In the 1960s, Krasner faced extremely sexist reception of her work as an abstract expressionist painter; while the chaotic textures in her male colleagues' work (including her husband's, the well-known Jackson Pollock's) were celebrated as displays of new, adventurous, and uniquely-American art, Krasner's work was interpreted as overly emotional and indulgent because of negative stereotypes about her gender. Therefore, honoring her work now is very important. In Icarus, Krasner uses the aforementioned pink palette associated with femininity, but in extremely vibrant tones. The rapid brushstrokes along with the chosen colors expresses femininity as loud and dynamic — thus debunking the assumption that being a feminine woman means being quiet and complicit.
Flowers have long since been connected to femininity for many reasons (one of which being their frequent visual similarity to vaginas). Historically, male voices have interpreted this analogy to mean that women are fragile and weak, much like petals can wilt upon touch. However, this perspective conventiently disregards the most important aspect of flowers: their ability to grow and be a truly beautiful part of nature. O'Keeffe portrays flowers as worthy of our respect, partially through the vibrant, warm palette seen in Red Canna but mostly through scale. O'Keeffe, through her close-up, large paintings, gave these flowers massive presence; they take up space, and they impose upon the viewer, thus reappropriating the flower symbol of women and the feminine to be the opposite of weak.
Ana Mendieta's image from Yagul highlights nature as a central aspect of femininity. Mendieta was taken from her home and parents in Cuba as a child to escape Fidel Castro's dictatorship, and thus was left with a longing for a homeland and mother. Mendieta came to see earth as the spiritual thread connecting all human beings, and Mother Earth as the ultimate mother. In her earth-body works (documented via photography), she embeds her body in the nature of a specific location. In Yagul, flowers (once again, a symbol of femininity) are coming out of Mendieta, referencing a more essentialist view of both feminism and femininity: life-creating properties. Mendieta's pose is also reminiscent of goddess iconography — a further connection to her spiritual roots as female.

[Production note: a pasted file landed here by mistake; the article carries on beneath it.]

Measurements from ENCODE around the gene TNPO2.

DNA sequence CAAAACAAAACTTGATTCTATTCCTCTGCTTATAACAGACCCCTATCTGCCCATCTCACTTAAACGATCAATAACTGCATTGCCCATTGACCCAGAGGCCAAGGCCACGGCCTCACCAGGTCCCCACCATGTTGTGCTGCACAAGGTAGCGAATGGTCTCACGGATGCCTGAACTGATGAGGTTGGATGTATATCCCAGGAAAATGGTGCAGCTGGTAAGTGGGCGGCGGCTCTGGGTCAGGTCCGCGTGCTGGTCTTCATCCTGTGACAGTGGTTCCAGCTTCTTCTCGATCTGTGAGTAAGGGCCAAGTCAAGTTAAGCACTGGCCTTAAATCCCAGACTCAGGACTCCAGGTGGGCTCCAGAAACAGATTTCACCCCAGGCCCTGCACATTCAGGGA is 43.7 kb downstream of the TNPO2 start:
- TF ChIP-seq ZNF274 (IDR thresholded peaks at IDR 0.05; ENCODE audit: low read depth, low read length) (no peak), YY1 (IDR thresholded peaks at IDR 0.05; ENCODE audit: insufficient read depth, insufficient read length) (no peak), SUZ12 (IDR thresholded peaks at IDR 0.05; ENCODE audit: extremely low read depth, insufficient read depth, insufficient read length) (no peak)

Klimt's Tree of Life references the life-giving properties of female and nature, but more subtly Klimt's style promotes femininity as a valuable trait. The idea of decoration has long since been associated with the feminine realm, especially because of its presence in textiles (domestic crafts traditionally done by females). But decorate has a negative connotation as being merely excessive and distracting "fluff." However, male artists in Modern Art movements like Fauvism or Art Nouveau saw the value of decoration for decoration's sake -- using it to express powerful emotions and spark visual pleasure. Klimt's use of extreme decoration in his Gold Period elevates the decorative (feminine) style as equal to the level of fine art (especially by using a material as valuable as gold).
Fares Micue is a contemporary self-portrait photographer who frequently uses florals in her work. Micue, by embedding her own body with nature, embraces flowers as symbolic of real-world femininity. The title of this piece, Like a Phoenix, emphasizes both nature's and women's ability to "regrow" when struck down. Yes, Micue is posed in a fetal position, but you can tell by the flowers protruding out of her that what didn't kill her made her stronger. This piece, in it's somewhat minimalist composition, portrays the quiet elegance of femininity often unfairly labeled "not feminist," while in fact it celebrates internal rather than external strength. You do not always need to be loud to be strong, and sometimes the loudest voices are actually the weakest.